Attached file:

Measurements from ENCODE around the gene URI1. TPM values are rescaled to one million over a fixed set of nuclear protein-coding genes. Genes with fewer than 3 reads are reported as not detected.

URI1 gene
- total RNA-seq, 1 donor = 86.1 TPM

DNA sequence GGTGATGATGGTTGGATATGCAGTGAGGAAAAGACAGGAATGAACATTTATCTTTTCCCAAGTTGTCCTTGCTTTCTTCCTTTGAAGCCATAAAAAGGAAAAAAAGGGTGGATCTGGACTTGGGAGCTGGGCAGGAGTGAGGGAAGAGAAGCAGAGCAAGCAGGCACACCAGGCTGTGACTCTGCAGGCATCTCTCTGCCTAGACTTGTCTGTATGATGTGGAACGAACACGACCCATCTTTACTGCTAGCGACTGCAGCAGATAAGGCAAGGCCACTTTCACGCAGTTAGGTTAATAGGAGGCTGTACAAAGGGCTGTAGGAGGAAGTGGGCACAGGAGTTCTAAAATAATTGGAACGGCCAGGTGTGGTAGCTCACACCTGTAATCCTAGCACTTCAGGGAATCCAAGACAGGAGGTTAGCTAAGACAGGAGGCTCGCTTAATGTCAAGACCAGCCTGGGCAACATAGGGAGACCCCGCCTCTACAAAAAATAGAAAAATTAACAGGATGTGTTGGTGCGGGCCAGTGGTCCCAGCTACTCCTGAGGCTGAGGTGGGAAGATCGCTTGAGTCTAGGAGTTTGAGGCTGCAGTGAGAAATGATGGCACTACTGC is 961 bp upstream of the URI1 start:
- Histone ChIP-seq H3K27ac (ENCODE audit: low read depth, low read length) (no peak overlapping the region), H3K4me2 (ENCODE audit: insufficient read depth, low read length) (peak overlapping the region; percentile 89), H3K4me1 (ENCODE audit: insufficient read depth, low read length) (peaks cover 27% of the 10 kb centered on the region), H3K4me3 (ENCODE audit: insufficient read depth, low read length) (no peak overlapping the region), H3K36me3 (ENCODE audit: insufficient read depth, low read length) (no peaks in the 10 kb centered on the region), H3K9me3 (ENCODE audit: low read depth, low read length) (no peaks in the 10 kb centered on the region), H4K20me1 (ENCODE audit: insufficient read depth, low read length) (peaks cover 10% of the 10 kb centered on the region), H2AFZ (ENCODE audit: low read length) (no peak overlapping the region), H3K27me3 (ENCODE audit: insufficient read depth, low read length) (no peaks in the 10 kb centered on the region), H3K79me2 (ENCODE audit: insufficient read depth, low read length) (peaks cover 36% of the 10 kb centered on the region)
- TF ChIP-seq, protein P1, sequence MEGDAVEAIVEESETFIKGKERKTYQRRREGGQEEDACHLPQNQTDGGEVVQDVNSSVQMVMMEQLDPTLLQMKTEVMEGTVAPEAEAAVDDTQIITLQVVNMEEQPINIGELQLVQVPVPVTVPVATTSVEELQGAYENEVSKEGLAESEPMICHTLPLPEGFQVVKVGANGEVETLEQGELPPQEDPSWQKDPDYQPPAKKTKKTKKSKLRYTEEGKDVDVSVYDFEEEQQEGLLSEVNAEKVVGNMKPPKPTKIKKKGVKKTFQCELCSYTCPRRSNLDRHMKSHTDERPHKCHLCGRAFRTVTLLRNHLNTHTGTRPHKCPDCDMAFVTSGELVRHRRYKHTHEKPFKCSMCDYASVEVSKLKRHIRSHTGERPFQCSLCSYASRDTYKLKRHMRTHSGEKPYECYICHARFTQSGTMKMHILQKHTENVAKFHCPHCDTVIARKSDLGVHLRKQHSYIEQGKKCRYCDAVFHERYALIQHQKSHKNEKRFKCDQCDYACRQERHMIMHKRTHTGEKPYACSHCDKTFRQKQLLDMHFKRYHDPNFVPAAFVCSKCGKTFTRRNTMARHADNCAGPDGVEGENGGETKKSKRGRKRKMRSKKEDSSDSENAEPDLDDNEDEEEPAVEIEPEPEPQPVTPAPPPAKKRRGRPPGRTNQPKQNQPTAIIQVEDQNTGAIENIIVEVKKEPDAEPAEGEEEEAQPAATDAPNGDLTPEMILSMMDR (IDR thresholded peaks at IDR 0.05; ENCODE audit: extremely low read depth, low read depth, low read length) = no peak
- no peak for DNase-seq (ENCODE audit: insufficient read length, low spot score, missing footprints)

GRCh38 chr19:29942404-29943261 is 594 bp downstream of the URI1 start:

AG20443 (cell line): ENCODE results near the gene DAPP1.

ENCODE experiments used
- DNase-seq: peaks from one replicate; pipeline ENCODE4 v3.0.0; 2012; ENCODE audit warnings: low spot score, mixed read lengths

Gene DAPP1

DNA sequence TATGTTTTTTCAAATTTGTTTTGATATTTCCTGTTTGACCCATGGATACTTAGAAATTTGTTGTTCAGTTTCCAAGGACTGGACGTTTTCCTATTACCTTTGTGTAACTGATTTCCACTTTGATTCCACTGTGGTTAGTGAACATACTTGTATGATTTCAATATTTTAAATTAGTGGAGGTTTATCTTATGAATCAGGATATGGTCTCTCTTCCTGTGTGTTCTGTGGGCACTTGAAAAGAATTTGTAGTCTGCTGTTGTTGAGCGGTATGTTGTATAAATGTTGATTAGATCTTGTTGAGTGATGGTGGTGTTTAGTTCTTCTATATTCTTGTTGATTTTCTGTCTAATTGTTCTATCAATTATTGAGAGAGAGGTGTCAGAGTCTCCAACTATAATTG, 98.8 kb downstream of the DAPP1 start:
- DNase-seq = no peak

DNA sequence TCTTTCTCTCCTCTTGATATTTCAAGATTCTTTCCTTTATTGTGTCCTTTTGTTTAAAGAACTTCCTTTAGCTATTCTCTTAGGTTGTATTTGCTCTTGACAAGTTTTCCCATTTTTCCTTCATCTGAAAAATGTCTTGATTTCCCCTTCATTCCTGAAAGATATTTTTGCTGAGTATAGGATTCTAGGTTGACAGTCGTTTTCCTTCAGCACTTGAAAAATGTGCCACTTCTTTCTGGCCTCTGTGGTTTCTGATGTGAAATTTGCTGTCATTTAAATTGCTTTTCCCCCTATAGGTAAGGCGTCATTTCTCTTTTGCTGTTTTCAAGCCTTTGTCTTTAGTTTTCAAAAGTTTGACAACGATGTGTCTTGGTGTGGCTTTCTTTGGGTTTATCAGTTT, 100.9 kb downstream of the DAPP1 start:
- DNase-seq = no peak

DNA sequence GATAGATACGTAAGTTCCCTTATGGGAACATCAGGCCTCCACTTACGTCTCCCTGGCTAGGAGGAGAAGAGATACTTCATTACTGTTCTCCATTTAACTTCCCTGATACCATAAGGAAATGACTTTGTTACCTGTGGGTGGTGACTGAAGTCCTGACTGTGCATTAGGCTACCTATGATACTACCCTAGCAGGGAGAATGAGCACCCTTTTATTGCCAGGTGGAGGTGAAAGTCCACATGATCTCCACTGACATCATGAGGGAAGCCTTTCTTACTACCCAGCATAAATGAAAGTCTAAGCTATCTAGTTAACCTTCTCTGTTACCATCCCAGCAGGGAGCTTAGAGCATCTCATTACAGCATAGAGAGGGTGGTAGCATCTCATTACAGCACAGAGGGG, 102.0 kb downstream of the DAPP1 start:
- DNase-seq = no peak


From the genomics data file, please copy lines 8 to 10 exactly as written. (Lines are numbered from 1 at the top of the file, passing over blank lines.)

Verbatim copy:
GRCh38 chr19:29942404-29943261 is 594 bp downstream of the URI1 start:

AG20443 (cell line): ENCODE results near the gene DAPP1.

ENCODE experiments used